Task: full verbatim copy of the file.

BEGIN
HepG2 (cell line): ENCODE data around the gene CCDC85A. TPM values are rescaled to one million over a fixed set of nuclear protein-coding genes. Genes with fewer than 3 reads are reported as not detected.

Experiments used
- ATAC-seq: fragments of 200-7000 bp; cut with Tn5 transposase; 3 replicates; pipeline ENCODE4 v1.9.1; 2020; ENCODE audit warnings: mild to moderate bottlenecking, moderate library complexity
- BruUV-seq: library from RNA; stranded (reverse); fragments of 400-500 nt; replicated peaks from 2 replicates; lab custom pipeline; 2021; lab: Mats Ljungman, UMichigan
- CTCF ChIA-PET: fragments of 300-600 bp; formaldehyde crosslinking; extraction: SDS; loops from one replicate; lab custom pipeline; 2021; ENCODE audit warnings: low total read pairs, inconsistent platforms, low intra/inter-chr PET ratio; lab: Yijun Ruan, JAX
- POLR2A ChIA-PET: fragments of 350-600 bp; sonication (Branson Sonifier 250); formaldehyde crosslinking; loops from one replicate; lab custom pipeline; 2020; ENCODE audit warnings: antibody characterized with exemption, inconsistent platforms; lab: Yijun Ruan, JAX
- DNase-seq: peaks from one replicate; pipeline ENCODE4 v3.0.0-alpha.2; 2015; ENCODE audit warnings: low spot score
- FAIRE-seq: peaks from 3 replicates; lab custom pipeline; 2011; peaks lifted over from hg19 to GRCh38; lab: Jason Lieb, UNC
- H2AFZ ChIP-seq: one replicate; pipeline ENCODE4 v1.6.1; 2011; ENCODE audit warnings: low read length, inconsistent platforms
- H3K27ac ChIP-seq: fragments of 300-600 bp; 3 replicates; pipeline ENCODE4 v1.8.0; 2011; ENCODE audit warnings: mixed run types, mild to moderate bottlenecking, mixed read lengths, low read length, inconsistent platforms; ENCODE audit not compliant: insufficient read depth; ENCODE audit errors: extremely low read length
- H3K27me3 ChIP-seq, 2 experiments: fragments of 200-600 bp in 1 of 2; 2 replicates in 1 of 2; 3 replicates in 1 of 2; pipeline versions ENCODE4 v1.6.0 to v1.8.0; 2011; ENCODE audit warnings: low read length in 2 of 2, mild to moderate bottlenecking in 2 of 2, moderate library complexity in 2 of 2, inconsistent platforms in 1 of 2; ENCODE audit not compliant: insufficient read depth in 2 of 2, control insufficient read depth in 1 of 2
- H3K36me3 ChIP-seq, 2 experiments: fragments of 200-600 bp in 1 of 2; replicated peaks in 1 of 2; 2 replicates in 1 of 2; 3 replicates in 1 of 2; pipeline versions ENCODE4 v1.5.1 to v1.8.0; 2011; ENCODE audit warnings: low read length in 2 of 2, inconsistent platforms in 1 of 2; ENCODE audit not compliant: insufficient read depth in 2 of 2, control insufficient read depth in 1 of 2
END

HepG2 (cell line): ENCODE data around the gene CCDC85A. TPM values are rescaled to one million over a fixed set of nuclear protein-coding genes. Genes with fewer than 3 reads are reported as not detected.

Experiments used
- ATAC-seq: fragments of 200-7000 bp; cut with Tn5 transposase; 3 replicates; pipeline ENCODE4 v1.9.1; 2020; ENCODE audit warnings: mild to moderate bottlenecking, moderate library complexity
- BruUV-seq: library from RNA; stranded (reverse); fragments of 400-500 nt; replicated peaks from 2 replicates; lab custom pipeline; 2021; lab: Mats Ljungman, UMichigan
- CTCF ChIA-PET: fragments of 300-600 bp; formaldehyde crosslinking; extraction: SDS; loops from one replicate; lab custom pipeline; 2021; ENCODE audit warnings: low total read pairs, inconsistent platforms, low intra/inter-chr PET ratio; lab: Yijun Ruan, JAX
- POLR2A ChIA-PET: fragments of 350-600 bp; sonication (Branson Sonifier 250); formaldehyde crosslinking; loops from one replicate; lab custom pipeline; 2020; ENCODE audit warnings: antibody characterized with exemption, inconsistent platforms; lab: Yijun Ruan, JAX
- DNase-seq: peaks from one replicate; pipeline ENCODE4 v3.0.0-alpha.2; 2015; ENCODE audit warnings: low spot score
- FAIRE-seq: peaks from 3 replicates; lab custom pipeline; 2011; peaks lifted over from hg19 to GRCh38; lab: Jason Lieb, UNC
- H2AFZ ChIP-seq: one replicate; pipeline ENCODE4 v1.6.1; 2011; ENCODE audit warnings: low read length, inconsistent platforms
- H3K27ac ChIP-seq: fragments of 300-600 bp; 3 replicates; pipeline ENCODE4 v1.8.0; 2011; ENCODE audit warnings: mixed run types, mild to moderate bottlenecking, mixed read lengths, low read length, inconsistent platforms; ENCODE audit not compliant: insufficient read depth; ENCODE audit errors: extremely low read length
- H3K27me3 ChIP-seq, 2 experiments: fragments of 200-600 bp in 1 of 2; 2 replicates in 1 of 2; 3 replicates in 1 of 2; pipeline versions ENCODE4 v1.6.0 to v1.8.0; 2011; ENCODE audit warnings: low read length in 2 of 2, mild to moderate bottlenecking in 2 of 2, moderate library complexity in 2 of 2, inconsistent platforms in 1 of 2; ENCODE audit not compliant: insufficient read depth in 2 of 2, control insufficient read depth in 1 of 2
- H3K36me3 ChIP-seq, 2 experiments: fragments of 200-600 bp in 1 of 2; replicated peaks in 1 of 2; 2 replicates in 1 of 2; 3 replicates in 1 of 2; pipeline versions ENCODE4 v1.5.1 to v1.8.0; 2011; ENCODE audit warnings: low read length in 2 of 2, inconsistent platforms in 1 of 2; ENCODE audit not compliant: insufficient read depth in 2 of 2, control insufficient read depth in 1 of 2